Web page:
Westward Movement

Thursday, September 8, 2011

Tackling the tough topics

I spent the week contemplating discussing the 10 year anniversary of 9/11 with my students. I wasn't sure just what I wanted my kids to take home with them, knowing that several had never been exposed to the topic, and that many had tiny bits of knowledge of the event. Yet, as I told the kids this afternoon, I talk to them about everything, and I wouldn't feel comfortable if we didn't discuss this very important piece of America's history. My students have so much to say. They are so honest, so open, and so curious to know what happened, how it has impacted us, and what will come to be as they grow up. After a long discussion, I shared with them the Judith Viorst poem, "If I Were In Charge Of The World." Several questions followed as I asked them to write their own poems with the same title, keeping in mind the conversation we'd just had. Tomorrow we'll share poems, and I will be ever so amazed at their creativity and thoughtfulness, and ever more confident that if we turned our world over to 10 year olds, we'd be in a far better place.

During our discussion today, I shared my own 9/11 experience with my students. I woke that morning, as I do every morning, to NPR. The radio popped on with the words "A plane has just flown into the World Trade Center." I thought I was hearing things at first, and thought it might be a joke of some sort, however horrible. Obviously, this was no joke. As I prepared for work, I thought frantically of friends and family in NY. My sister was traveling through the city on business, and it took a while to get in touch with her. I also realized I was going to face confusion, fear and millions of questions from my students.

I arrived early, and turned on the television in my classroom. As students arrived, I turned it off. The images were so graphic. I knew most of my kids would have seen these already, and indeed, as students entered the classroom, many were crying and telling me they'd seen people jumping out of buildings. As a teacher, one plans carefully, and follows a particular course of study. Then along comes something so astounding, so horrifying, and your plans are for naught. Additionally, you have to think on your feet - addressing what comes up with not even a second's warning.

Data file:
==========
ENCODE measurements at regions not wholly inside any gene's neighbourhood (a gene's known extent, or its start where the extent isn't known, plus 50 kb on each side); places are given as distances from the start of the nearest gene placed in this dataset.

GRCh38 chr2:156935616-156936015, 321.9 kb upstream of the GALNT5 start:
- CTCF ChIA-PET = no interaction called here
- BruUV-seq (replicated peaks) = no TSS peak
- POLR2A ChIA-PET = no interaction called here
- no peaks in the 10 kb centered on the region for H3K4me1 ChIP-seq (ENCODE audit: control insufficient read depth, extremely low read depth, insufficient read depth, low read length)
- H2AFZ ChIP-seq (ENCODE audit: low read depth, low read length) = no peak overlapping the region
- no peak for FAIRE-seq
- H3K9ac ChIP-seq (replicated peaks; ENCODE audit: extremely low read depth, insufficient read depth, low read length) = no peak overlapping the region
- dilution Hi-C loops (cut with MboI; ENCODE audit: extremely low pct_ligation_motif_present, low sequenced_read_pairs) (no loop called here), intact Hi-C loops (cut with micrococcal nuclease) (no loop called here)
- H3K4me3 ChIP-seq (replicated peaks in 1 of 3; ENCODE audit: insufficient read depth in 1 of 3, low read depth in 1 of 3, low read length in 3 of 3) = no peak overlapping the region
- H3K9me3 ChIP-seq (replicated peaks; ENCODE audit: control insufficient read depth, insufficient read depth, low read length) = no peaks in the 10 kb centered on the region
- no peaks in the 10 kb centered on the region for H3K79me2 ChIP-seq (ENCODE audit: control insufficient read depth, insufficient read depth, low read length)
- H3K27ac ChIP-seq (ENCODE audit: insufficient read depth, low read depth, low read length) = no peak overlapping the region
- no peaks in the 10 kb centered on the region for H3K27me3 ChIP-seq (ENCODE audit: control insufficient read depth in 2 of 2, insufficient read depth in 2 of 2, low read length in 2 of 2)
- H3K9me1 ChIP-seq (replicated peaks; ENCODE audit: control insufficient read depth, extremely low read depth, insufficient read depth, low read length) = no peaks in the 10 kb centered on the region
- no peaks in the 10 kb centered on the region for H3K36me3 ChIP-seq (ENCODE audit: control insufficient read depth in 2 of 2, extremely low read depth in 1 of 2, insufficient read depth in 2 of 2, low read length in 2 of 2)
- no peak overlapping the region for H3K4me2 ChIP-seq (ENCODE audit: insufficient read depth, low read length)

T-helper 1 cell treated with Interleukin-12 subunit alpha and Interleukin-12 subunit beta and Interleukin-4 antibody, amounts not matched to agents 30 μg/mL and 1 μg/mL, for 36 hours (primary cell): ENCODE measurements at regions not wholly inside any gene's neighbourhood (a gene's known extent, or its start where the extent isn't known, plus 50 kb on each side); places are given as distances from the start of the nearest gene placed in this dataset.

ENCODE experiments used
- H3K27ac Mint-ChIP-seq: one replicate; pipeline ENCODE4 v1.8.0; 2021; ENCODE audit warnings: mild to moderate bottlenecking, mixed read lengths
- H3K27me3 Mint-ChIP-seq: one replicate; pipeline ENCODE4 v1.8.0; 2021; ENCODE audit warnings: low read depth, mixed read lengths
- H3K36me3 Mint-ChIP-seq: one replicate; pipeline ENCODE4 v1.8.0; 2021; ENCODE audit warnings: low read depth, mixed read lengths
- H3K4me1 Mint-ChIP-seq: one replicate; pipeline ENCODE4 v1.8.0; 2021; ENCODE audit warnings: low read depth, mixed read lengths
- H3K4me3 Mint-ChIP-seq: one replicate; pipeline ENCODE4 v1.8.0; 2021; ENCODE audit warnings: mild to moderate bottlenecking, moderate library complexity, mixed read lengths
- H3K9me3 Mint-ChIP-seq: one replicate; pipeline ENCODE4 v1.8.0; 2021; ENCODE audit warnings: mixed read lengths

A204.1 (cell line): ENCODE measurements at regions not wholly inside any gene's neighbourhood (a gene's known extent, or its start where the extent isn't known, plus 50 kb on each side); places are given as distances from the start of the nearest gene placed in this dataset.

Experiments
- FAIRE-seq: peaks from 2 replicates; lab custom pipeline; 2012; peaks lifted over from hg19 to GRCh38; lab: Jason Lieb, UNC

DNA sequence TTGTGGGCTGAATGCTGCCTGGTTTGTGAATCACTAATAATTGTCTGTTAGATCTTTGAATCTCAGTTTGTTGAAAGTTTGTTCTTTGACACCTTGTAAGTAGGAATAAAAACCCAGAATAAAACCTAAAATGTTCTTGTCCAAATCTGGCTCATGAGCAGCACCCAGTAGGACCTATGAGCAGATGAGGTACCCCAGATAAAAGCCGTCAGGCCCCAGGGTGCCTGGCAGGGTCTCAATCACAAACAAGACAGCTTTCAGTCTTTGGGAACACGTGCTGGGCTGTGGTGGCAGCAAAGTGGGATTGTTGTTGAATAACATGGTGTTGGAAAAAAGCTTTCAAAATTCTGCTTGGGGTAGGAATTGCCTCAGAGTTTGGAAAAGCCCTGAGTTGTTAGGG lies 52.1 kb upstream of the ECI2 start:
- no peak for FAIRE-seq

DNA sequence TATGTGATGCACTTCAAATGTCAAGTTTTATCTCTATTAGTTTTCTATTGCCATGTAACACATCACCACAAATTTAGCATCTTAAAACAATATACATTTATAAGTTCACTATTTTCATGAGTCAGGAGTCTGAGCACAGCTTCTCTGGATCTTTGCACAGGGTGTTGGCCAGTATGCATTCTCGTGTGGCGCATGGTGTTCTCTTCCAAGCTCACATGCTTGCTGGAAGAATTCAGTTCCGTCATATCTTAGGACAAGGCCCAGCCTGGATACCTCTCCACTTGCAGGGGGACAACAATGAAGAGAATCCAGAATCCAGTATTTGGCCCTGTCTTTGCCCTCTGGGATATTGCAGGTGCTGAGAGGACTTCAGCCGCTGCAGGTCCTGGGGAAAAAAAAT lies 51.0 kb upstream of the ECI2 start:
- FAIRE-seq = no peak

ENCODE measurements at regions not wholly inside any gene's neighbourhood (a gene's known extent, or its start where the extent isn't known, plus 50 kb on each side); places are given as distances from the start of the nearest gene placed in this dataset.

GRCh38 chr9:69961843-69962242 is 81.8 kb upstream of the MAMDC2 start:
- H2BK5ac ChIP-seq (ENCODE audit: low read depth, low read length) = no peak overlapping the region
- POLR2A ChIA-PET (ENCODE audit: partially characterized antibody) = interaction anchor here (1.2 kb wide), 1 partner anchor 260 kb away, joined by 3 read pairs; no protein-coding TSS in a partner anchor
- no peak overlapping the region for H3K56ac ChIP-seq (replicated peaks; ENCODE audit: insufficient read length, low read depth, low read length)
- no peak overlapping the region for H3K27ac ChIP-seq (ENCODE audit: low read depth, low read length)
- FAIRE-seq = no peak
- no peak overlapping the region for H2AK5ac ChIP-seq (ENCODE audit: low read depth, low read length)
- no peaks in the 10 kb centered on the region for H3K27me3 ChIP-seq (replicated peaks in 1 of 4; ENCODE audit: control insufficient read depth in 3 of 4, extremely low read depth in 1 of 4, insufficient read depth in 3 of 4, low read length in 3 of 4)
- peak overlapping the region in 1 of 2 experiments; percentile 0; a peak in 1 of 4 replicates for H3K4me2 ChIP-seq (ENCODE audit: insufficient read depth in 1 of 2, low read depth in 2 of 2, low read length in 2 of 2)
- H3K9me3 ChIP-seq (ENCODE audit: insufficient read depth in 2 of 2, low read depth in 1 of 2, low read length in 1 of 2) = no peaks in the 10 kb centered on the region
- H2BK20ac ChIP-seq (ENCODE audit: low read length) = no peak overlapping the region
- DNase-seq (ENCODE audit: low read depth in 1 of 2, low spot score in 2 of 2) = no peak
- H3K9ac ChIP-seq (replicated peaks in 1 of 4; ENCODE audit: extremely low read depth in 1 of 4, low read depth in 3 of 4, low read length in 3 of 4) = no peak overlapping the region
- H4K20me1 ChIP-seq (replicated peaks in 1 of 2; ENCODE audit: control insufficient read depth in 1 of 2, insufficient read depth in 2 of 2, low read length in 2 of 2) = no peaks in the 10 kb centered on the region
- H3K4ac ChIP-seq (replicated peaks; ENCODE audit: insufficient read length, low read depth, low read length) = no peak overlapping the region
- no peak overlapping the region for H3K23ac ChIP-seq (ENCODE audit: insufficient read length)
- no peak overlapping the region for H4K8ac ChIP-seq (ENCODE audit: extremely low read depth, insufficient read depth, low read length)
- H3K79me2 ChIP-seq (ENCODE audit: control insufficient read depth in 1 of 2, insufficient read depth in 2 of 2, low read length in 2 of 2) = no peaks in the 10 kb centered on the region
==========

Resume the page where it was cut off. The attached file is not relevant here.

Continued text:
Melvyn was one of my third graders. He'd just turned eight. He was, and still is, kind, considerate, and brilliant. His father had brought him to school that morning, and sat in the classroom with us as I brought all the kids to the rug in a close circle. With fifth graders, and sometimes "ultra-cool" fourth graders, getting them all to sit together on a rug, and to sit closely, is a challenge. On this day, they could not get close enough. The kids had so many questions, asking me to "explain things in kid language." One of my students asked why anyone would fly a plane into a building because he'd know he would die, too. Before I could open my mouth, Melvyn asked if he could explain. His father and I exchanged glances, and I told him to go ahead. I paraphrase here ... it's been a long time and I don't recall his exact words, but I'm awfully close. 

"The pilots were willing to sacrifice themselves because what they believe in and their hatred of America is more important than their own life." (At this point, a student asked what sacrifice meant). "To sacrifice is to give up something really, really important for something or someone else that's even more important. These guys are probably controlled by someone who tells them what to do, and they didn't care that their life would be taken, too." He said quite a bit more, explaining the events that had occurred that morning with all the presence and capacity of any adult. His father and I sat and listened to him in awe. He was invaluable as a source of support for his peers that day, and for many days to follow. (As the eldest sibling of then four, now six, he'd had much opportunity to demonstrate leadership qualities)!

For the rest of the day, my students drew pictures, talked in large and small groups, cried and hugged, and sat closely together. They asked question after question ... of Melvyn and of me. 

Ten years later, 9/11 and Melvyn are entwined in my memory. I can't think of one without the other. And on this, the eve of what would have been my mother's 72nd birthday, there is much sadness. I thank Melvyn for being a model of grace on that fateful day as he and all of us experienced grief, pain, and confusion. I thank him even more for those same lessons that that guide me, personally. This is for you, Melvyn. I know you won't mind my telling your story. 

If I were in charge of the world
I'd cancel oatmeal,
Monday mornings,
Allergy shots, and also Sara Steinberg.

If I were in charge of the world
There'd be brighter nights lights,
Healthier hamsters, and
Basketball baskets forty eight inches lower.

If I were in charge of the world
You wouldn't have lonely.
You wouldn't have clean.
You wouldn't have bedtimes.
Or "Don't punch your sister."
You wouldn't even have sisters.

If I were in charge of the world
A chocolate sundae with whipped cream and nuts would be a vegetable
All 007 movies would be G,
And a person who sometimes forgot to brush,
And sometimes forgot to flush,
Would still be allowed to be
In charge of the world. 

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